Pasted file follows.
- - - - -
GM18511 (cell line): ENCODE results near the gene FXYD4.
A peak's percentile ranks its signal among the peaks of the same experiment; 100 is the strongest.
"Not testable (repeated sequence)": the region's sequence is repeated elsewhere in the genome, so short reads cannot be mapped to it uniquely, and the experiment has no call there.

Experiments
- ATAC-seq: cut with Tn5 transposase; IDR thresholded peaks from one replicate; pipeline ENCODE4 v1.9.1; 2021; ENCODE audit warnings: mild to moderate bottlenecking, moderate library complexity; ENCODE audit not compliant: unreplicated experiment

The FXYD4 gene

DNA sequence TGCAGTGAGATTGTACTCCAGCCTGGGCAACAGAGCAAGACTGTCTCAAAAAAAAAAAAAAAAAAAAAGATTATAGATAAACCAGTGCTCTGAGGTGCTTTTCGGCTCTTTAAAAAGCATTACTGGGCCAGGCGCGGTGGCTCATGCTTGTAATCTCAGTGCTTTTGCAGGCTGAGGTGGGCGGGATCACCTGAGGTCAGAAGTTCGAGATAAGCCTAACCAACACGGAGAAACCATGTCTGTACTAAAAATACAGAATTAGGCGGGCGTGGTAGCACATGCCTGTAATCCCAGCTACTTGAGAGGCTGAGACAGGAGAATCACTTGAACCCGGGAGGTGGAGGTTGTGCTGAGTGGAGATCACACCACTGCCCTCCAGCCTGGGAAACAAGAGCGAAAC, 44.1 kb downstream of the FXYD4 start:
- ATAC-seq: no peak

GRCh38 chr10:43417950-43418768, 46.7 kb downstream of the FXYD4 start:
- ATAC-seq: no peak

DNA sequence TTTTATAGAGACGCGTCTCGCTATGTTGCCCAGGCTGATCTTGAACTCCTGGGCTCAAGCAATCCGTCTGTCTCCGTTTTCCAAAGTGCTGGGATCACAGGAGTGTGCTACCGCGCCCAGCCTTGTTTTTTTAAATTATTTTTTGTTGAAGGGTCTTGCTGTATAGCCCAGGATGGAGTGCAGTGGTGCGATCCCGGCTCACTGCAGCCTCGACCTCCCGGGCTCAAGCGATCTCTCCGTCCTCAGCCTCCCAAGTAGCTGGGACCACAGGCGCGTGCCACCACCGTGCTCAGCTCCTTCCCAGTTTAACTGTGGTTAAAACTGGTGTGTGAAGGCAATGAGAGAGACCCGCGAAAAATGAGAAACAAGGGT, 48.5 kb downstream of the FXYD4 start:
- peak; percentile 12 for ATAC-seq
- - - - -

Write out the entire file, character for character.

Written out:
GM18511 (cell line): ENCODE results near the gene FXYD4.
A peak's percentile ranks its signal among the peaks of the same experiment; 100 is the strongest.
"Not testable (repeated sequence)": the region's sequence is repeated elsewhere in the genome, so short reads cannot be mapped to it uniquely, and the experiment has no call there.

Experiments
- ATAC-seq: cut with Tn5 transposase; IDR thresholded peaks from one replicate; pipeline ENCODE4 v1.9.1; 2021; ENCODE audit warnings: mild to moderate bottlenecking, moderate library complexity; ENCODE audit not compliant: unreplicated experiment

The FXYD4 gene

DNA sequence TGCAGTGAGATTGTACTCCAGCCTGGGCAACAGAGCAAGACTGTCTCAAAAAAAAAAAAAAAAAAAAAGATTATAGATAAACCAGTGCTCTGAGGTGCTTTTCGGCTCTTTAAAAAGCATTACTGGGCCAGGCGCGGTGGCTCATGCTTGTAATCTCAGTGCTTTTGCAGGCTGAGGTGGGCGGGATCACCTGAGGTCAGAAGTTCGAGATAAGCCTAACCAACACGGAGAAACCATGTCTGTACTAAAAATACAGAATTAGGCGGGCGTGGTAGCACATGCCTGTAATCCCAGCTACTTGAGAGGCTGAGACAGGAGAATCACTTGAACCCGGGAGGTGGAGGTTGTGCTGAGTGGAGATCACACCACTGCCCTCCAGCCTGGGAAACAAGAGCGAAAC, 44.1 kb downstream of the FXYD4 start:
- ATAC-seq: no peak

GRCh38 chr10:43417950-43418768, 46.7 kb downstream of the FXYD4 start:
- ATAC-seq: no peak

DNA sequence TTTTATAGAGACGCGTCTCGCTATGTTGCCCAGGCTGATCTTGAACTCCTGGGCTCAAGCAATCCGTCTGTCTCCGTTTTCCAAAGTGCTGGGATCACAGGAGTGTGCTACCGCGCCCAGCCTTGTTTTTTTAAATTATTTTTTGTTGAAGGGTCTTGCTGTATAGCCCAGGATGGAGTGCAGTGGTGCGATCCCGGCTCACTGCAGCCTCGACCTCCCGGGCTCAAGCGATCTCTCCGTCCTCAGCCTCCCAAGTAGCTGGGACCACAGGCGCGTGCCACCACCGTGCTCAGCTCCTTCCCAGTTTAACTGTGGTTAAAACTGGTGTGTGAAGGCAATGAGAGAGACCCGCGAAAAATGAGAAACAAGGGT, 48.5 kb downstream of the FXYD4 start:
- peak; percentile 12 for ATAC-seq